Here’s how we can make water utilities more secure – SC Media

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Water utilities stand at the forefront of critical infrastructure, yet they face unprecedented vulnerabilities in cybersecurity. Unlike many other organizations in different verticals, although they might suffer financially if hit by a cyberattack, the impact on water utilities in the event of a successful attack could jeopardize a critical resource for human well-being: water.

For instance, in a2021 attack on a Florida water plant, hackers attempted to increase sodium hydroxide in the water supply to 100 times higher than usual. If successful, this attack could have resulted in thousands of people being poisoned. Since then, cyber-attacks on water utilities have increased tremendously. Earlier this year, theMunicipal Water Authority of Aliquippa in Pennsylvania confirmed that hackers took control of a booster station, although fortunately, the drinking water remained safe. Another successful attack targeted an Irish utility, disrupting the water supply for two days.

Water utilities are vulnerable because they rely on operational technology (OT) systems and industrial control systems (ICS), which control critical processes such as water treatment and distribution. The increased digitization and connectivity of these systems have expanded the attack surface, making them prime targets for threat actors. Weak or default credentials, remote service technologies, and communication protocol vulnerabilities are entry points for attackers, who exploit the interconnectedness between IT and OT environments to infiltrate systems directly and deploy ransomware.

Finally, water utilities often grapple with limited IT staff and budget constraints, hindering their ability to implement robust cybersecurity measures. The combination of resource constraints and legacy systems creates a perfect storm, placing the water sector in a precarious position. The prevalence of legacy systems where multiple old vulnerabilities reside makes the water sector especially vulnerable to cyber-attacks.

Patching challenges

CISA recently took an important step to improve the security of water utilities by introducinga free vulnerability scanning service in September last year. While this will undoubtedly enhance the situation by aiding water utilities in identifying vulnerabilities under limited resources, it does not assist in remediating vulnerabilities, which teams can address by applying compensating controls or patches.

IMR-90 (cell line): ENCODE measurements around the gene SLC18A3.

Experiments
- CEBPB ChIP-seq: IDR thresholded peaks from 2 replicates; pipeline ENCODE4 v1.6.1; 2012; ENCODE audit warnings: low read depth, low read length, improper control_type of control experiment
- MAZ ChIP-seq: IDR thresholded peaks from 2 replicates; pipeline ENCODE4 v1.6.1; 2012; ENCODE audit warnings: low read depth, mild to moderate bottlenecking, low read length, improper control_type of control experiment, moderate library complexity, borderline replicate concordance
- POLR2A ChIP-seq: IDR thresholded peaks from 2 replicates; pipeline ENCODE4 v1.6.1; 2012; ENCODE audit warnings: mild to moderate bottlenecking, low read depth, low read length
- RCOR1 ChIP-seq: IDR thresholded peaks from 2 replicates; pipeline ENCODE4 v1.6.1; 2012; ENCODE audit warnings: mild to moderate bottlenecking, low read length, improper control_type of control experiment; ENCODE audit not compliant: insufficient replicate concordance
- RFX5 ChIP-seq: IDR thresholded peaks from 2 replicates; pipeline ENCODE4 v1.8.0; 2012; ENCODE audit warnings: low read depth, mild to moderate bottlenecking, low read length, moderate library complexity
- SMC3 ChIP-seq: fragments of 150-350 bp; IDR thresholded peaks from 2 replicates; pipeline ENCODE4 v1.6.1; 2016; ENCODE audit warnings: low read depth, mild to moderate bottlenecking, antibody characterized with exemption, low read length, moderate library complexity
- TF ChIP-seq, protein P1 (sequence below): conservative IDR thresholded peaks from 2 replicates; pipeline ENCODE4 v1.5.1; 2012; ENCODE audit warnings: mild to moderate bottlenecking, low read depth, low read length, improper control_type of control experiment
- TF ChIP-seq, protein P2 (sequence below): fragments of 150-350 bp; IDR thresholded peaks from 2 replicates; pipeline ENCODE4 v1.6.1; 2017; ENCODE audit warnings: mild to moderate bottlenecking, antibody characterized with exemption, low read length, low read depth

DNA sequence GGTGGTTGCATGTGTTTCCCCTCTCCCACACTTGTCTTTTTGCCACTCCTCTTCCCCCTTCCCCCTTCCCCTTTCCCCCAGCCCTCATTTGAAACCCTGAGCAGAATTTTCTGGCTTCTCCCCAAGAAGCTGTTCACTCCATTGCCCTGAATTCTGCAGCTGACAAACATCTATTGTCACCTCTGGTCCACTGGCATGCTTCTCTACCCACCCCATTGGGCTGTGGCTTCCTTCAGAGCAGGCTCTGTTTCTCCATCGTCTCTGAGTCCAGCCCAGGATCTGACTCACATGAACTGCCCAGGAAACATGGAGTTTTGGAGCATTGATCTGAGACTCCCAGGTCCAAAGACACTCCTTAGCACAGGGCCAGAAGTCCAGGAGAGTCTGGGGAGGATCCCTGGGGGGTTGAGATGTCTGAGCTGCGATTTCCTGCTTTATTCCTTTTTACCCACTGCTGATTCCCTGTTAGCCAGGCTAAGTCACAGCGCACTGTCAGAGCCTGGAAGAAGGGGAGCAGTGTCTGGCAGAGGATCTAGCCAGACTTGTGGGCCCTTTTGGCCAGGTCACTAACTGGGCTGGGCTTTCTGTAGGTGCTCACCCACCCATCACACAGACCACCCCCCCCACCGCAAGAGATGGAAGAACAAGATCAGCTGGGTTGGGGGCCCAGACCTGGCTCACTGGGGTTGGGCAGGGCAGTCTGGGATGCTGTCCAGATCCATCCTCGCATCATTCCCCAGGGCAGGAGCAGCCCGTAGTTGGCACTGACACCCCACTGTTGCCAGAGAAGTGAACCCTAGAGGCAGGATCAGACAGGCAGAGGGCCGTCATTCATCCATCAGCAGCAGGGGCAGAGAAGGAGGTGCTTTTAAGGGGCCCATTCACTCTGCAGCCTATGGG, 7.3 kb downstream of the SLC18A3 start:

Patching vulnerabilities has become incredibly challenging for water utilities. First, utilities often have a large and geographically dispersed infrastructure, making managing updates across multiple locations difficult. They also operate in complex environments with diverse OT and IT systems that may have different patching requirements. Additionally, they may have poor asset discovery mechanisms and processes, which can lead to a lack of health monitoring. Further, utilities prioritize operational uptime, making scheduling downtime for patch deployment difficult. And finally, utilities may have legacy systems, which are hard to patch yet are still often critical to the facility’s operation, meaning the utility cannot simply eliminate their usage. This complexity can make it challenging to implement a comprehensive security strategy.

How utilities can foster cyber resilience 

Addressing cybersecurity challenges in the water sector requires collaborative efforts between public and private entities. Sharing threat intelligence, best practices, and experienced personnel can bolster defenses against cyber threats. 

Moreover, coordinated efforts within utility organizations are essential to ensure systematic patching and efficient cybersecurity practices across departments and facilities. Water utilities must implement a centralized patch management system that lets utilities deploy patches across all sites from a single interface remotely.

This system should support automated patch deployment, scheduling, and reporting to streamline patching and ensure consistency across diverse OT and IT systems. It should also let utilities implement a risk-based approach to prioritize patching based on the criticality of assets and the severity of vulnerabilities. We recommend utilities conduct regular risk assessments to identify high-risk systems and vulnerabilities that require immediate attention, ensuring that resources are allocated effectively to mitigate the most significant risks first and that they can manage the entire process from a single interface. Otherwise, it’s more complex, and there are higher chances that vulnerabilities go unnoticed. 

Finally, utilities must implement compensating controls or temporary workarounds for vulnerabilities that teams cannot immediately patch, especially in the case of critical systems or legacy infrastructure. These controls may include network segmentation, intrusion detection systems, or enhanced monitoring to mitigate the risk of exploitation until patches are applied.

Drinking water systems are an essential community lifeline. While the government must put significant efforts into protecting water systems from cyberattacks, cybersecurity software vendors could do more to contribute to this vital task – for example, by offering increased discounts or even free services for the water sector. Together, we can build a more secure and resilient future for our water infrastructure, mitigate the risks posed by legacy vulnerabilities, and safeguard critical resources.

Mike Walters, co-founder and president, Action1

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